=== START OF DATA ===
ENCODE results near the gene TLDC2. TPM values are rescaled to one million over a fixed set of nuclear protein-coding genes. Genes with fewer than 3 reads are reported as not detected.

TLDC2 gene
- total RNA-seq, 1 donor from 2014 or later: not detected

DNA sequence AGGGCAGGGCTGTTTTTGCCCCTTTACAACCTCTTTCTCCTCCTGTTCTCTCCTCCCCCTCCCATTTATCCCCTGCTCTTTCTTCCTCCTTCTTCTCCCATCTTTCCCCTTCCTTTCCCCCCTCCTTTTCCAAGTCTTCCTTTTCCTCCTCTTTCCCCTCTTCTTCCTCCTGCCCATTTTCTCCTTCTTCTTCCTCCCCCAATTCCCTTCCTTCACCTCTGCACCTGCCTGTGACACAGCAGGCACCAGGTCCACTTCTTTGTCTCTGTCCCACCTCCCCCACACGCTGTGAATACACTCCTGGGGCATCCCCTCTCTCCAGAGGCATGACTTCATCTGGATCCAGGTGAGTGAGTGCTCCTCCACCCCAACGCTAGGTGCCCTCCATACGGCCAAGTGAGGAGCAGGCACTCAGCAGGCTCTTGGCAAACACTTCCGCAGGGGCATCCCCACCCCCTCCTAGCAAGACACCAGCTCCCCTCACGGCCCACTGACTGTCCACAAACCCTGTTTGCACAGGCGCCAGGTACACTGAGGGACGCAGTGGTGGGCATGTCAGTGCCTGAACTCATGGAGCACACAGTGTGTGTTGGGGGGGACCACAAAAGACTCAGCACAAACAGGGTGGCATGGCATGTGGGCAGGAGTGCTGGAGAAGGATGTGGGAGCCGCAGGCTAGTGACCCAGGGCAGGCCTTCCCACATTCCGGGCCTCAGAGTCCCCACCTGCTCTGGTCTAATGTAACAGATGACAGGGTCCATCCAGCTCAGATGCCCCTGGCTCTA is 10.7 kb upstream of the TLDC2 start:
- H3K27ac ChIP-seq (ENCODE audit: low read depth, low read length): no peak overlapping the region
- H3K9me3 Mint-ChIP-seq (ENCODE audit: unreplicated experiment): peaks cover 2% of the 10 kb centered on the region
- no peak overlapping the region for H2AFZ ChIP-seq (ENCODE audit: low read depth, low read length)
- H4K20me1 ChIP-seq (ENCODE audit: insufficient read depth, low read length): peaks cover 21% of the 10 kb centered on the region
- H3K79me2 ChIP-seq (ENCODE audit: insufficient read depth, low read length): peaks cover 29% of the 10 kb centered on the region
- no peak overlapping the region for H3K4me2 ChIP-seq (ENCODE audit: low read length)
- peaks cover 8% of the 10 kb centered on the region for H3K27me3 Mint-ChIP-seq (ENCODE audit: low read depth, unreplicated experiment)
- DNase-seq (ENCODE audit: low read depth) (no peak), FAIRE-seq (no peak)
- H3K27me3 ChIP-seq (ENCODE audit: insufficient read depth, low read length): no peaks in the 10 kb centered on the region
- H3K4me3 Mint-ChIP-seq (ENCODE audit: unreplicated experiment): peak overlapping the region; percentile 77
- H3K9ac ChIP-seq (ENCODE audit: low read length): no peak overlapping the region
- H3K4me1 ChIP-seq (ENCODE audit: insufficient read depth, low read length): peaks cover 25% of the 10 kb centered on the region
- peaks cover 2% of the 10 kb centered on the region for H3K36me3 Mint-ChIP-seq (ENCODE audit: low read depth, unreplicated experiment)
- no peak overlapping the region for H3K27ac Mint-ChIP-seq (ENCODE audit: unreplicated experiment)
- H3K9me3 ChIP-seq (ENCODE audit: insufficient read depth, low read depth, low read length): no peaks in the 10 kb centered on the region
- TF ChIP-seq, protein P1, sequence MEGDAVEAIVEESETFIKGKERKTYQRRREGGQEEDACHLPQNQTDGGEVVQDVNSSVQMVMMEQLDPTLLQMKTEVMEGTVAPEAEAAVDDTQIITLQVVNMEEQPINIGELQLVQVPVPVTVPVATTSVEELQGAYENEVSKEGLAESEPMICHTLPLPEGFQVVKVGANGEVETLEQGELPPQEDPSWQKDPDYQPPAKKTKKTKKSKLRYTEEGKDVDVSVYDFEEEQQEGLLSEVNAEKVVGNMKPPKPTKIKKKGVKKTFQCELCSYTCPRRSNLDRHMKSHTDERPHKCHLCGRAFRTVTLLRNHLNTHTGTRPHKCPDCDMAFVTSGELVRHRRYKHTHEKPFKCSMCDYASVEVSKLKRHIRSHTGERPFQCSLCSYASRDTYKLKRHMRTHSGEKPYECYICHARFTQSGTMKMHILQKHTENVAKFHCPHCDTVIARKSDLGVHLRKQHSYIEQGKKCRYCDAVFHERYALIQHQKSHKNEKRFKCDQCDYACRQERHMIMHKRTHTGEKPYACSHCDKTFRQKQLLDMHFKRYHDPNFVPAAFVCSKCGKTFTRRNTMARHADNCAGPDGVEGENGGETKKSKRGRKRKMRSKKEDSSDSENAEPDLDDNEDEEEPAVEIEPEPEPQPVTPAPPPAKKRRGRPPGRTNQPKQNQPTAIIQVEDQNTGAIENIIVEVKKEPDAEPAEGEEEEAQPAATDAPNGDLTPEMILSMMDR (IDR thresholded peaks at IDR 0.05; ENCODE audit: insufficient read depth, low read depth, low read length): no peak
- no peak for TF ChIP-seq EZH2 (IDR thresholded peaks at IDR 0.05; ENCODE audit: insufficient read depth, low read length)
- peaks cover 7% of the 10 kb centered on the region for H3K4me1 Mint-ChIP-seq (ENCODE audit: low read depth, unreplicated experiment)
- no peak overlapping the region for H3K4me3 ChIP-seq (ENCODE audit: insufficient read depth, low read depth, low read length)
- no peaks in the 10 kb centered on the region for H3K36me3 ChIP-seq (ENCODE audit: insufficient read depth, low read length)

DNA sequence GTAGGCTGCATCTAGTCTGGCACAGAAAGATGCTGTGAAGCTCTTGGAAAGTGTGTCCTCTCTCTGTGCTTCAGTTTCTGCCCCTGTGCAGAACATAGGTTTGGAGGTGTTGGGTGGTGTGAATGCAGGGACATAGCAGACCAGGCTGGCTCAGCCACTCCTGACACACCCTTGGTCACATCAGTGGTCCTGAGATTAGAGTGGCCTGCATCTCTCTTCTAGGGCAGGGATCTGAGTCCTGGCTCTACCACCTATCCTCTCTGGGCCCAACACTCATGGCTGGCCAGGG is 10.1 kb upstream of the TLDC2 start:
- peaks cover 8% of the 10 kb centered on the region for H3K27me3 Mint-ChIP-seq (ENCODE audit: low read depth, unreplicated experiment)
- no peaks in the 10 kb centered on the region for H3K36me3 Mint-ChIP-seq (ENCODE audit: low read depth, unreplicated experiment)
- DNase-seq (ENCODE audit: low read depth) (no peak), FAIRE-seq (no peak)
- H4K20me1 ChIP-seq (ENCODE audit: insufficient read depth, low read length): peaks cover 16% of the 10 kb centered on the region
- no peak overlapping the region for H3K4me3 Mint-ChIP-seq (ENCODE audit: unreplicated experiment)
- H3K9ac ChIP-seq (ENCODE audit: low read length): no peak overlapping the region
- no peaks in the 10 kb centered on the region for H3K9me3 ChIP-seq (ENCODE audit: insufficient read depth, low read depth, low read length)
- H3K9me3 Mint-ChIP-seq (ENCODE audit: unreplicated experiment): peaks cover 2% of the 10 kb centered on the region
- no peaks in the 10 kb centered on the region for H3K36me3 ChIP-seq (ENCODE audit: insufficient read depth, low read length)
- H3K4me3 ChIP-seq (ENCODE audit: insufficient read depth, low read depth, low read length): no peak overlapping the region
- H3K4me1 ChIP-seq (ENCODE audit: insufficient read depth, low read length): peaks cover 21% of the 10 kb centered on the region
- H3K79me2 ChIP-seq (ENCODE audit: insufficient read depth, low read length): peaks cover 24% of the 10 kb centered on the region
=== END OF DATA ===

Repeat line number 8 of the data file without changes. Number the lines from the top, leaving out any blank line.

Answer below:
- H4K20me1 ChIP-seq (ENCODE audit: insufficient read depth, low read length): peaks cover 21% of the 10 kb centered on the region